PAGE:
Thomas: When we’re reading the Bible and applying study methods, what are your thoughts on different study methods like chronological reading, topical book studies, or reading the Bible in a year?

Carolyn: I think all the methods are amazing, and every one of them shows me a new angle of the passage I’m studying.

If I did a biographical study, I could find everything I wanted to know about Joseph, the son of Jacob. As you read through the Scripture, you’d get general first impressions about Joseph. After that, you’d make an outline of his life. You won’t find every single detail of his life, but you’ll learn what he did that illustrated biblical truth in his life. You’ll also be able to see what he did wrong and how his decisions impacted his life.

You could also study character qualities like peace, integrity, or patience. You’d start by studying each occurrence of that character quality. You’d find that list of occurrences in a Bible concordance like Strong’s Bible Concordance, which is another important study tool. Then you’d study each of those verses.

What is Strong’s Bible Concordance, and how would I use it?

Thomas: What is Strong’s Concordance, and how would I use it?

Carolyn: A Bible concordance is like a dictionary in that you can look up a topic, character, or word. But instead of finding a definition, you’ll find a list of every Scripture where that word, character, or topic appears.

Strong’s Concordance is one of the most comprehensive. It’s available in print, and it’s a large book; but it’s also available on Blue Letter Bible. Strong’s Concordance also provides a reference number for each Greek and Hebrew word, and you can look up the meaning of that word in the back.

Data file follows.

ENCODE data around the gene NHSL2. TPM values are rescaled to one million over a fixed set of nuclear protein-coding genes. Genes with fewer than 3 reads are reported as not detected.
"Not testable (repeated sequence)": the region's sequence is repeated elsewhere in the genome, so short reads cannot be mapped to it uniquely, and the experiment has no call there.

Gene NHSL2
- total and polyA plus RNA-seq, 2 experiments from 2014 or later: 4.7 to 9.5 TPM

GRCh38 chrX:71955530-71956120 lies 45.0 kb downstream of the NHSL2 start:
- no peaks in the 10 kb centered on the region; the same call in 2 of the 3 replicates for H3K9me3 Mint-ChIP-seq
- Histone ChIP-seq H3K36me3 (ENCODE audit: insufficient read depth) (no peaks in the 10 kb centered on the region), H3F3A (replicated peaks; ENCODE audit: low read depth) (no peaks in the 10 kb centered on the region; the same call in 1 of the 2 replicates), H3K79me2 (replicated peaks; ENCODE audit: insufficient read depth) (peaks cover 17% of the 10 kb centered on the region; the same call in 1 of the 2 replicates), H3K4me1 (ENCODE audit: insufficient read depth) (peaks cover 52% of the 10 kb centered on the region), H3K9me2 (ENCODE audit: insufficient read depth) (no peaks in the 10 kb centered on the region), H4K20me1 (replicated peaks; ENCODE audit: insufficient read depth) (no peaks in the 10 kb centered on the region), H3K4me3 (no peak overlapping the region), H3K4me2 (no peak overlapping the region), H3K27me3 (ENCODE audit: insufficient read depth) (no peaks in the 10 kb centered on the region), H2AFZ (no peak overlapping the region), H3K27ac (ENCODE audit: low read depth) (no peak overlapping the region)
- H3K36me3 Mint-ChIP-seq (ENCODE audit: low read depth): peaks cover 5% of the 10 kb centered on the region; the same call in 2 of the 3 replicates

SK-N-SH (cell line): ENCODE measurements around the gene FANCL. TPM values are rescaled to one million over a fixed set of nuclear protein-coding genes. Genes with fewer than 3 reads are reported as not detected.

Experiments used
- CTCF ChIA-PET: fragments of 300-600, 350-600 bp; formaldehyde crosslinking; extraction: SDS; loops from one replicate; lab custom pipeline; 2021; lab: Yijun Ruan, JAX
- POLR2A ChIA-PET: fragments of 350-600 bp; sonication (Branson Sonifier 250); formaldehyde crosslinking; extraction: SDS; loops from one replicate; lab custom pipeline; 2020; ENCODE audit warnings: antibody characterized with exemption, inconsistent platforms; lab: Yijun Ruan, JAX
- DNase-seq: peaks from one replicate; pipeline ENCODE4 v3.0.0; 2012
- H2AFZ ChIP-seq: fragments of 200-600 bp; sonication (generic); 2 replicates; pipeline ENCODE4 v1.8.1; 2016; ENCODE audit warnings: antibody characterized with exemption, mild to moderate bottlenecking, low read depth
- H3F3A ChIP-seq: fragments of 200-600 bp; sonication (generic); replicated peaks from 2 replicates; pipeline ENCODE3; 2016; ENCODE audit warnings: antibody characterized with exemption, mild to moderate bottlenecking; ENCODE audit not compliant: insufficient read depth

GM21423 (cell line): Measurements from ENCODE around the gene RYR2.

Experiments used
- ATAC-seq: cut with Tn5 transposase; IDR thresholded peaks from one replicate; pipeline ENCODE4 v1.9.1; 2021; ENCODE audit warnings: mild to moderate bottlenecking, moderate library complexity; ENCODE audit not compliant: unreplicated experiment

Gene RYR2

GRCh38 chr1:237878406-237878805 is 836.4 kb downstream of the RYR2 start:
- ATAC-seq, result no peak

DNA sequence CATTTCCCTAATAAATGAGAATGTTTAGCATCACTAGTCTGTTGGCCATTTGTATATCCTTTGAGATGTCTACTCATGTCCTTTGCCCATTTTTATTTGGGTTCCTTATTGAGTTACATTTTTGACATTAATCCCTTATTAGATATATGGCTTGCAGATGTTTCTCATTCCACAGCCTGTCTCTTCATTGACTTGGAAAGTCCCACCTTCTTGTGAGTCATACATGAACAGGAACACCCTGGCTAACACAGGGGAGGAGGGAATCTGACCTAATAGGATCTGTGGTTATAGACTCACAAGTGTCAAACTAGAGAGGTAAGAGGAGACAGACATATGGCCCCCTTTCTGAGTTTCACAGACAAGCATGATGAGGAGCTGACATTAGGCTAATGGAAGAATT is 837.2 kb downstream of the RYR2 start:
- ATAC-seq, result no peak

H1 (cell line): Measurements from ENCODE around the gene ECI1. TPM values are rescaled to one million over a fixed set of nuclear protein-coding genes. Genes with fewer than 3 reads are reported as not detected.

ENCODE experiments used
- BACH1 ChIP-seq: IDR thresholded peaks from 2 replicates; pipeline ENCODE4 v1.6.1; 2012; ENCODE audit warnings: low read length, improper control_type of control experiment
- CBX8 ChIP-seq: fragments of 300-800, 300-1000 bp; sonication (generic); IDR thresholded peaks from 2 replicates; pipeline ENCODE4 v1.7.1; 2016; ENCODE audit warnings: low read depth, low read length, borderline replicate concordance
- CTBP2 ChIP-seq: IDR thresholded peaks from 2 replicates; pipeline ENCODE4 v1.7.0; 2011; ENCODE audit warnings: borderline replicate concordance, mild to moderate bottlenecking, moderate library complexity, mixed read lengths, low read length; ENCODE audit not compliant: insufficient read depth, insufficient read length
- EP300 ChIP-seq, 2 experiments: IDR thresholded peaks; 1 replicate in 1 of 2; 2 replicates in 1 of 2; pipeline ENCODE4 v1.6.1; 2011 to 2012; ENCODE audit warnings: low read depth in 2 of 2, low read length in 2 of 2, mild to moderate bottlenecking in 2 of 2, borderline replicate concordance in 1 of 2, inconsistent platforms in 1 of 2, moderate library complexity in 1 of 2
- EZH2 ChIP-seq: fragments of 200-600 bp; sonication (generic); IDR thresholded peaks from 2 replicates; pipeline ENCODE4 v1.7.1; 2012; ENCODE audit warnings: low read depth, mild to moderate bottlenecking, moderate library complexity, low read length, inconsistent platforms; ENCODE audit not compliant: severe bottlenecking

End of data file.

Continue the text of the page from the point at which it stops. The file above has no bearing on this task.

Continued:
How do you combine your Bible research and study with writing your book?

Thomas: You’ve written five books now. What is your approach to combining research, writing, and Bible study to inform the writing of the book?

Carolyn: I view writing a book like building a house. A house is built on a foundation, and a book’s foundation and frame is the Bible. Everything else in my book can be filled in with my own experiences, research, and interviews.

Thomas: How do you give your book a firm foundation?

Carolyn: I start by studying the Bible.

A Bible study teacher who wrote Bible studies once told me, “When I studied the Bible to write, I used about 20% of what I learned to put into the book. The rest of the study was for me.”

That was so helpful to hear because, at the time, I was struggling with wanting to include all my accumulated research into one book. For my last book, Healing the Father Wound, I studied the book of Mark; and I loved it. I had piles of notes I wanted to include in the book. When I realized I couldn’t include it all, I had to choose a theme for the book. That’s where a tool like Publisher Rocket helped me find the angle I wanted to write the book from.

Thomas: Publisher Rocket (Affiliate Link) helps you find out what’s currently popular with readers. It would help you determine what parts of the book of Mark would resonate with the pain readers are experiencing currently. When you align people’s needs with Scripture through your book, people will want to buy your book.

If you want your book to impact people’s lives, you must work to make it a book they want to buy and read by addressing a need that resonates.

The foundation of a house isn’t supposed to be seen. It functions to keep the house from falling apart. Your research lays a strong foundation for the 20% that readers will see in your book. If your research is faulty or incomplete, the foundation of your book will be weak and less effective.

How did you approach Bible study for your book?

Carolyn: When I wrote my book on forgiveness, I started with a topical study. I looked up every verse on forgiveness. Then I found synonyms for forgiveness in a thesaurus and looked up verses on those synonyms as well.

  • I studied and meditated on each verse.
  • I used  to look up cross references.
  • I defined keywords and looked at commentaries.